As Hungary's association with the West was always greater than either Belarus' or Ukraine's, its movement toward the European Union was considerably easier. Diplomatic relations were opened between Hungary and the European West in August 1988. This was followed by the Europe Agreement which was signed on December 16, 1991. This gave Hungary the status of an associated state within the European Union. As a result, there began a steady flow of Western funds into the Hungarian economy. Hungary was one of the first beneficiaries of the European Union's new PHARE program, a program specifically designed to render financial assistance to countries seeking admission into the European Union. Since 1990, Hungary has received more than €1 billion under this program. Importantly, these funds do not have to be repaid, and have contributed successfully to the reinvigoration of Hungary's infrastructure: economic development and restructuring, environmental investments, research and development, public administration, human resources development, and various other tasks deems necessary to prepare estate for membership in the European Union. Furthermore, Hungary also benefits from two additional programs, the Instrument for Structural Policies for Pre-Accession, and the Special Accession Program for Agriculture and Rural Development. Under these programs, Hungary expects to receive nearly €140 million each year over the course of the next few years. This cooperation with the West has been an extremely positive experience for Hungary,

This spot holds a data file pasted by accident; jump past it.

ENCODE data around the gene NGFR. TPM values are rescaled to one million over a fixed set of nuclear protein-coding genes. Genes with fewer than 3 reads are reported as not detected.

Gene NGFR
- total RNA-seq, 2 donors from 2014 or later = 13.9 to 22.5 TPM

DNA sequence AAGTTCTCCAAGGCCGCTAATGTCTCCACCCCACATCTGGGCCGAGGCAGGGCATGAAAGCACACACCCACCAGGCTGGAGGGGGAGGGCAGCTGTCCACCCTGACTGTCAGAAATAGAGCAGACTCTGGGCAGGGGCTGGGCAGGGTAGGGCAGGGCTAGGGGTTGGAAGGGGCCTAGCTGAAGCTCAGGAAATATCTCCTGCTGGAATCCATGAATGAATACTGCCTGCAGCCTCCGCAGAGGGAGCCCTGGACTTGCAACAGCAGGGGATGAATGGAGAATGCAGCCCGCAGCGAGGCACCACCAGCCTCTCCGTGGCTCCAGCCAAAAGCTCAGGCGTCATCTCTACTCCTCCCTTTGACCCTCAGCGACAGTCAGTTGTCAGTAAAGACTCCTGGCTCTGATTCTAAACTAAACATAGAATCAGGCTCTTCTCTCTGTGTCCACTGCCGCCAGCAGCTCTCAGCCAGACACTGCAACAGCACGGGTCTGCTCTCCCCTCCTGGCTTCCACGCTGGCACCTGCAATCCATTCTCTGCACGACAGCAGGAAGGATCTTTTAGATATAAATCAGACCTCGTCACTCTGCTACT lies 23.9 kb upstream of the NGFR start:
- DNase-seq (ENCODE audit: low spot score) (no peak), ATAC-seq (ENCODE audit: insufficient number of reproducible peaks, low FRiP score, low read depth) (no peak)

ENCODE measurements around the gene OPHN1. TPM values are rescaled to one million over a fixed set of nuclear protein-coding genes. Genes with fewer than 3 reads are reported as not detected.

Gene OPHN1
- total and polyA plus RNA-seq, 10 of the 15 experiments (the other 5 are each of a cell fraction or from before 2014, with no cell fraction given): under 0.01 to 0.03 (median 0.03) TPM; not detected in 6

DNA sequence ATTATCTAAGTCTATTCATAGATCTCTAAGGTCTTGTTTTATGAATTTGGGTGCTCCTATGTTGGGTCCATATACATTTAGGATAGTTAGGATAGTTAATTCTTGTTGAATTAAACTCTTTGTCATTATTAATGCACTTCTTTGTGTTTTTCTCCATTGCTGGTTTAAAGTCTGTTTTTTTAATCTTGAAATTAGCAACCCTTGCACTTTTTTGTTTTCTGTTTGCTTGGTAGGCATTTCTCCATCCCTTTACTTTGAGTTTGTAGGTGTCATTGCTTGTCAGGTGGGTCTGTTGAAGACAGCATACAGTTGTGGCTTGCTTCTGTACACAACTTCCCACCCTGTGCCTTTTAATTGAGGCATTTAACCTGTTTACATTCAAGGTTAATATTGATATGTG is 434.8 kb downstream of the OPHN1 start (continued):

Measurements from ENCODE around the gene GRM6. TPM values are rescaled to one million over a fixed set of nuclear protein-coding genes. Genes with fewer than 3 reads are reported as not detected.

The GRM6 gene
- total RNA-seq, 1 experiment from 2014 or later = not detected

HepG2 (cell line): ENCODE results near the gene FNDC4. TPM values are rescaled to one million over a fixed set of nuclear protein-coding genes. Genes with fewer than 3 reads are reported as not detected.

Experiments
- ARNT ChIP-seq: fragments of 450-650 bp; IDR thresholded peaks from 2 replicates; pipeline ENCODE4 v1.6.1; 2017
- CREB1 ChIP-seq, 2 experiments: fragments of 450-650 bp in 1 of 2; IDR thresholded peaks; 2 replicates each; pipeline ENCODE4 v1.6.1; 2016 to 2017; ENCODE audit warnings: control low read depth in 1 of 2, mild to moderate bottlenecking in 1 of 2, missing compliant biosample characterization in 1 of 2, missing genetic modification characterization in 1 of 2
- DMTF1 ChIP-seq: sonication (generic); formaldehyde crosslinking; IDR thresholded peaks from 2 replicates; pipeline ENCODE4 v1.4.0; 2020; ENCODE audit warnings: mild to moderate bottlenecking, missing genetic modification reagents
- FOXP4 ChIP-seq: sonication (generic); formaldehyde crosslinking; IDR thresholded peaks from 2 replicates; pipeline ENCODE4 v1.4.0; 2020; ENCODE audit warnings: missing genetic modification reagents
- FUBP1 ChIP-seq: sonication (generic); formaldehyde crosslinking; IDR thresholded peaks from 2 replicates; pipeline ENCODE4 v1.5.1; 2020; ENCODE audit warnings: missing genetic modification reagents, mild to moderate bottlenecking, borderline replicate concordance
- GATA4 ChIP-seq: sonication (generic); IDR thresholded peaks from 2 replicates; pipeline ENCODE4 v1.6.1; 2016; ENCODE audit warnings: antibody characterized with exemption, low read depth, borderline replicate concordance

As a result of consistent economic strategies followed in the recent years, the Hungarian economy has been stabilized and conditions for a sustainable economic development have been created. Macroeconomic indicators in 1998-1999 are promising. The annual growth of GDP has been over 4%, unemployment is now below 8%, both figures are better than EU average. Competitiveness of domestic production grew by 20%, budget deficit remained under acceptable limits, inflation dropped under 10%, cumulated FDI inflow exceeded 22 Billion USD (one-third of the total foreign capital invested in East Central Europe).